Digital journalism has created many opportunities to cover topics and establish niche websites. This is something that could not have happened back when traditional media dominated the market. At ‘The Future of All-digital Journalism (part II)’ panel discussion at the International Journalism Festival 2014, the industry’s top professionals from around the world shared their success stories.
Even though Laura Amico, founder of Homicide Watch DC; Andy Carvin of First Look Media; Andrea Iannuzzi, editor at AGL; and Mark Kaigwa, founder of Nendo, all use digital journalism to achieve their unique goals, they managed to analyze why their online projects were a hit in the digital journalism era.
We spoke to Mark Kaigwa, the founder of Nendo, a rapidly growing digital storytelling and social media strategy agency for Africa.
Q: How do you see all-digital journalism and how do you define it?
I define all-digital journalism as the age where devices, content and users, probably not in that particular order – they all disrupt the traditional one-way system that we have come to know as journalism itself. So the institution of journalism adapts to these three things. Now, in emerging markets it’s more of an evolution, not a revolution. Here’s it’s a revolution: we’ve seen newspapers fail, we’ve seen companies that have been around for decades go under. But for example in Nairobi we have opened up two brand new newspapers last year. They were new newspapers from existing media houses but it’s a sign! It’s a sign that print isn’t dead. Will it die? It could, but in emerging markets they definetly have more time on their hands to embrace digital journalism, to embrace some of the ideas happening in the US right now. We could write the next chapter in history of journalism. And I really believe it will come from Asia, Africa or Latin America.
Q: What does the all-digital journalism mean for journalists and what does it mean for publishers?
I feel that for journalists the practice of journalism stays the same. What we adapt is the institution, the systems, the processes, the work flow of a story, the practice of good reporting, the driven stories… For publishers, on the other hand, this is the toughest part because having made money in a very traditional way, they need to be more open to involving users to a higher level of risk. The publishers’ appetite for this must change! Typically it has been a ‘bread and butter’ kind of situation for them, very predictable and steady. They can survive only if they change their mindset and the actual approach in philosophy.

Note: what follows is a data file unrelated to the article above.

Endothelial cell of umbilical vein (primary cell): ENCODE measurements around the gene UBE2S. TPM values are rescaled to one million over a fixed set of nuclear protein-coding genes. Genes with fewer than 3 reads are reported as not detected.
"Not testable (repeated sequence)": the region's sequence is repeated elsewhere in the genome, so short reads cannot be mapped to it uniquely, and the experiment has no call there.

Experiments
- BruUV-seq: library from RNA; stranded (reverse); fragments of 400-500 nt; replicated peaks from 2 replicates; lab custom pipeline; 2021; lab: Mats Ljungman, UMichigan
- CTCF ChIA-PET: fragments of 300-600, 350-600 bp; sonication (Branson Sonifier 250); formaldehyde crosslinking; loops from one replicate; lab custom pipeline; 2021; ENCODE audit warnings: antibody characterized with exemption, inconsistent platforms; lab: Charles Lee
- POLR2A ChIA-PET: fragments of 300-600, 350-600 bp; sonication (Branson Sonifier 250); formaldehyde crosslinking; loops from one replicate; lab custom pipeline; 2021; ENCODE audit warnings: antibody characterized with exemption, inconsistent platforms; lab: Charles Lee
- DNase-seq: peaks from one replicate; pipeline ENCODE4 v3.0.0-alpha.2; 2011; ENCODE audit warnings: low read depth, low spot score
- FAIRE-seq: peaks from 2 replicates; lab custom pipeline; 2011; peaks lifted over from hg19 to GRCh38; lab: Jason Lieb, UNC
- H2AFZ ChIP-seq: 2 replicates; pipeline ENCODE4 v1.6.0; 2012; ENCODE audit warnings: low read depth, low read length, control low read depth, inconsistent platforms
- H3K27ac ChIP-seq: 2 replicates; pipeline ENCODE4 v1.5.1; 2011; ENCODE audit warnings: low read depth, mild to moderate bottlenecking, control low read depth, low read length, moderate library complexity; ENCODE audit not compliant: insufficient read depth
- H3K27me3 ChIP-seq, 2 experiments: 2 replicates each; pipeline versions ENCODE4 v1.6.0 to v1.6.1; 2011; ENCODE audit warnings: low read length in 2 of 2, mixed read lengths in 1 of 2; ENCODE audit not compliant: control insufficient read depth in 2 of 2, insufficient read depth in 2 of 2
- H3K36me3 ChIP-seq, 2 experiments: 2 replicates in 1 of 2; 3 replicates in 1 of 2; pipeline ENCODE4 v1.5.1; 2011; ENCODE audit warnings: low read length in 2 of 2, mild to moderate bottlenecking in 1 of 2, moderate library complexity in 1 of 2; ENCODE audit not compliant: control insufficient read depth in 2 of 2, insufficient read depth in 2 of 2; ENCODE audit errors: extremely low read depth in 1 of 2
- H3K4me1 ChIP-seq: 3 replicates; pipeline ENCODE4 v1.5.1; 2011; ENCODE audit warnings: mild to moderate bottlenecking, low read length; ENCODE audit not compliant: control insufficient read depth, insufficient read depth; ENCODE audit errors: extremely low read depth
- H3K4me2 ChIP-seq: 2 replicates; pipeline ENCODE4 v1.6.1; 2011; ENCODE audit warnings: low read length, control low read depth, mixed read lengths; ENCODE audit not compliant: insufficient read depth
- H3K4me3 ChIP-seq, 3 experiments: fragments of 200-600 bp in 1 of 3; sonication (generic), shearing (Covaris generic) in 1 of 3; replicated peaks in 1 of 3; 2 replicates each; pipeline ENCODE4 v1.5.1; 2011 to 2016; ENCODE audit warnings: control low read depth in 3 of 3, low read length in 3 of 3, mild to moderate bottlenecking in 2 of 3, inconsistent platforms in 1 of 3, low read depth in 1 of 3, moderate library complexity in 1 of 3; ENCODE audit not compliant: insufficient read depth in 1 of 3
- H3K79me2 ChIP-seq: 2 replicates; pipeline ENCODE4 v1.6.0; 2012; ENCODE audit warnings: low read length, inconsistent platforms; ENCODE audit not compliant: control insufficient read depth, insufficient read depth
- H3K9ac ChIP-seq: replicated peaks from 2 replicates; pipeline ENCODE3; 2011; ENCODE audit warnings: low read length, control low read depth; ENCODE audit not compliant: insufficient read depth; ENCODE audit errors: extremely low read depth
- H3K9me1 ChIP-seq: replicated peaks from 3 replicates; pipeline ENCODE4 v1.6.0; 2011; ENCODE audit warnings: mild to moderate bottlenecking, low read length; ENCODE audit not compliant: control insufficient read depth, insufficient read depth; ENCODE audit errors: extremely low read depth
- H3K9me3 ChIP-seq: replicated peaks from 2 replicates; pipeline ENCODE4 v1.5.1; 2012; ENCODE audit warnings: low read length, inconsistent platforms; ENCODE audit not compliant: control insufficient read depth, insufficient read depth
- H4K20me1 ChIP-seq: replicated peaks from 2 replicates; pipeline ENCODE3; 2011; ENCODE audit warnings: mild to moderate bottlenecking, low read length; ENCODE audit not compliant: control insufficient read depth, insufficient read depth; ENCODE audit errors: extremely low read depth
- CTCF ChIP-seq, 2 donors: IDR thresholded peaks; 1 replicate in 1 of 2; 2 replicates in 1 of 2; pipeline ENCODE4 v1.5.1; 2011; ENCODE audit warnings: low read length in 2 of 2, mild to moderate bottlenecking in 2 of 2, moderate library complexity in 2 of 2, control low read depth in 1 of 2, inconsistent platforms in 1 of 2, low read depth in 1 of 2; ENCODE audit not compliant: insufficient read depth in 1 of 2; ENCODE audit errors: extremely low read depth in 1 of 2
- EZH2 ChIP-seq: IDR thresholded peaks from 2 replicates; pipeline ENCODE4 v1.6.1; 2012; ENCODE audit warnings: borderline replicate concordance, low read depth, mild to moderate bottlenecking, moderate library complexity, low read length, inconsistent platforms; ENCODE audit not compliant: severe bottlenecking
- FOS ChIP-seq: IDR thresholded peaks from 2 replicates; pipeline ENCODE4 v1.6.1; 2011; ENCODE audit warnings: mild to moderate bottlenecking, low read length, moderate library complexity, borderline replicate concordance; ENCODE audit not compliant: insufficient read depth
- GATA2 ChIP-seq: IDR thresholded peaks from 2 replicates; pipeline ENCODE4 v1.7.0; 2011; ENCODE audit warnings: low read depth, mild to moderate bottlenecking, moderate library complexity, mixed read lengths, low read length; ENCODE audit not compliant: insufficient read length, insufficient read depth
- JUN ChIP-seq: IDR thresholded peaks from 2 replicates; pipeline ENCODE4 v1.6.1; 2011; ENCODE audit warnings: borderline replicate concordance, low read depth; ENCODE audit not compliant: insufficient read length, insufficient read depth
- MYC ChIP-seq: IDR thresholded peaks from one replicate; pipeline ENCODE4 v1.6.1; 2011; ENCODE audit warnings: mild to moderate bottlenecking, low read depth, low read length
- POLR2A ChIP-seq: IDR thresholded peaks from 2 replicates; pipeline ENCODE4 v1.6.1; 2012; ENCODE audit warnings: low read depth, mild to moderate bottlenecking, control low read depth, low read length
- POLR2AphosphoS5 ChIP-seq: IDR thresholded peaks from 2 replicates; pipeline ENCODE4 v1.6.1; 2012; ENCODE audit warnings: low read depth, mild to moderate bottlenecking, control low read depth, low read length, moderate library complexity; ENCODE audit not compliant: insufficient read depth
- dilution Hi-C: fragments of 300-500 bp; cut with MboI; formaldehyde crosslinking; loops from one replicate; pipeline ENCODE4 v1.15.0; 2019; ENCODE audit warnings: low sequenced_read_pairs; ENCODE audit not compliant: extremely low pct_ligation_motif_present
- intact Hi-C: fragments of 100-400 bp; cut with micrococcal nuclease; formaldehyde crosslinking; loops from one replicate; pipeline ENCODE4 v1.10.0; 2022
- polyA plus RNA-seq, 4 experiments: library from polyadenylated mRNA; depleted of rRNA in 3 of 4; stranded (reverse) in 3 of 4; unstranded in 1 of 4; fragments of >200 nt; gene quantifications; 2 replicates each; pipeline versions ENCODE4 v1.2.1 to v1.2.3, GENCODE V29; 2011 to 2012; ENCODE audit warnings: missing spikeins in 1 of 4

Q: What about citizen journalism? How does that fit into the new system?
I think that citizen journalism is not just a part of the system, it’s part of the DNA. It’s part of what changes the institution. I believe that they are the ones in control now. That means their behaviour and their response now is as important as the actual publication that was presented to them in the first place. It’s almost safe to say that what we call ‘citizen journalism’ today, in a few years will just be called ‘journalism.’ Because it [won’t] matter.
Q: How does blogging fit into all-digital journalism? Do you think bloggers should have the same professional rights as actual journalists?
I think they should enjoy the liberty that comes with Internet access, with the freedom to publish, with freedom of information and, most importantly, with freedom of expression. Because basically journalists sit in an institition which is guided on principles, on ethics around disclosure, on editorial policies and style guides. But I will always defer to the side of liberty. That’s why I hope blogging becomes even more accessible, even more encouraged. Because the second when citizens become a part of journalism, that changes things. That’s one of the reasons blogging excites me now. I’ve been running a blog for a long time as well. And I have no intention of stopping.
Q: What tendencies exist in the all-digital journalism now and what tendencies can you predict for it in the future?
I think the tendency now is doing control experiments, whereas what I want to see is a greater appetite for risk in the future. If we go to Latin America, we will see people doing it in a hybrid way, not like in the United States. My hope is that in Africa, Latin America and in Asia it will now be the era of hybrid news domination. It’s risky, it might not work, but we are committed to see it through because this is where history is taking us.
By Lillie Mazitova